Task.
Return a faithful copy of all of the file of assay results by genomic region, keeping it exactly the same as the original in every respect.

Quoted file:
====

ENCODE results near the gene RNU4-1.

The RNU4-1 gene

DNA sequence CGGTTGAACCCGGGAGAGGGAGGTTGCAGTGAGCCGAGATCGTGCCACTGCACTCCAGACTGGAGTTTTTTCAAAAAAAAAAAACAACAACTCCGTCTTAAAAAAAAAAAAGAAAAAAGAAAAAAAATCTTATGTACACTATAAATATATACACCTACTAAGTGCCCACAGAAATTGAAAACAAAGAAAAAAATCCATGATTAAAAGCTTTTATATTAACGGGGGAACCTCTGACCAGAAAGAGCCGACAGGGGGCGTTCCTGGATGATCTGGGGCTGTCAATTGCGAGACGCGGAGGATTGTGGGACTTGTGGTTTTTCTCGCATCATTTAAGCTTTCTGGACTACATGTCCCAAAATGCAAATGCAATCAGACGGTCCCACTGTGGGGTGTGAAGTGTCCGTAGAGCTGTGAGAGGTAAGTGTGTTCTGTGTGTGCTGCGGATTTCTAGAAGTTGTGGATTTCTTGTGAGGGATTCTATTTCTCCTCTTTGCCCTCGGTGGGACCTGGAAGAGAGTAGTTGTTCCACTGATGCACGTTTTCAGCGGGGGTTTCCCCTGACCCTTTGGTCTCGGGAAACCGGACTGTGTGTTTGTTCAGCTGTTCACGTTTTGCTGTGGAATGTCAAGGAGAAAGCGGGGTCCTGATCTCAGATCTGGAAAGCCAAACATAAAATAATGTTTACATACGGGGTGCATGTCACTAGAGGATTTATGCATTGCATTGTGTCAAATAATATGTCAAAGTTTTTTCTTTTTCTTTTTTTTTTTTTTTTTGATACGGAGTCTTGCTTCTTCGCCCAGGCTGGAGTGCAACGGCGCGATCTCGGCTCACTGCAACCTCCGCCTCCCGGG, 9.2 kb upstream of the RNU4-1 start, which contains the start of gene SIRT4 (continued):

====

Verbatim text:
ENCODE results near the gene RNU4-1.

The RNU4-1 gene

DNA sequence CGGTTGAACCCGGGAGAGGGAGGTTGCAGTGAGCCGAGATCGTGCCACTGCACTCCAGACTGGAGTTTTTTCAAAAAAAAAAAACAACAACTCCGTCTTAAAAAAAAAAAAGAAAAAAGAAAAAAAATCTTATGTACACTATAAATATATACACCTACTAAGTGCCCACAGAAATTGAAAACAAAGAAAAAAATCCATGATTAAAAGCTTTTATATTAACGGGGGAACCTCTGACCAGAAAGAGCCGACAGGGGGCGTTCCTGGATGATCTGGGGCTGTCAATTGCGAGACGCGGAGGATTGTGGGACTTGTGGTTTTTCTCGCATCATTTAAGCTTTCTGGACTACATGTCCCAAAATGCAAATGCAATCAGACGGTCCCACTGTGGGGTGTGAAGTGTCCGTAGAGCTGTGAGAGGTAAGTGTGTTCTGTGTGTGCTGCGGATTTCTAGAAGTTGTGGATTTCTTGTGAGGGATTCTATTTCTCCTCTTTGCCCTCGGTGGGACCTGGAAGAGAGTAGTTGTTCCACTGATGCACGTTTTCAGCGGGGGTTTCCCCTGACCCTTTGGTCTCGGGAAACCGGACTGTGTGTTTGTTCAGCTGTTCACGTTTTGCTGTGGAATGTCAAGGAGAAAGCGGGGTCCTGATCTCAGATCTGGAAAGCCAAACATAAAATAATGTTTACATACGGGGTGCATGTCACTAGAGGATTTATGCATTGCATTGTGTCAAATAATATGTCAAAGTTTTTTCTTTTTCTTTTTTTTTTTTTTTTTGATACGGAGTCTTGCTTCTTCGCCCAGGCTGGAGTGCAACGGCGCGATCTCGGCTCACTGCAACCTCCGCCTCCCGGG, 9.2 kb upstream of the RNU4-1 start, which contains the start of gene SIRT4 (continued):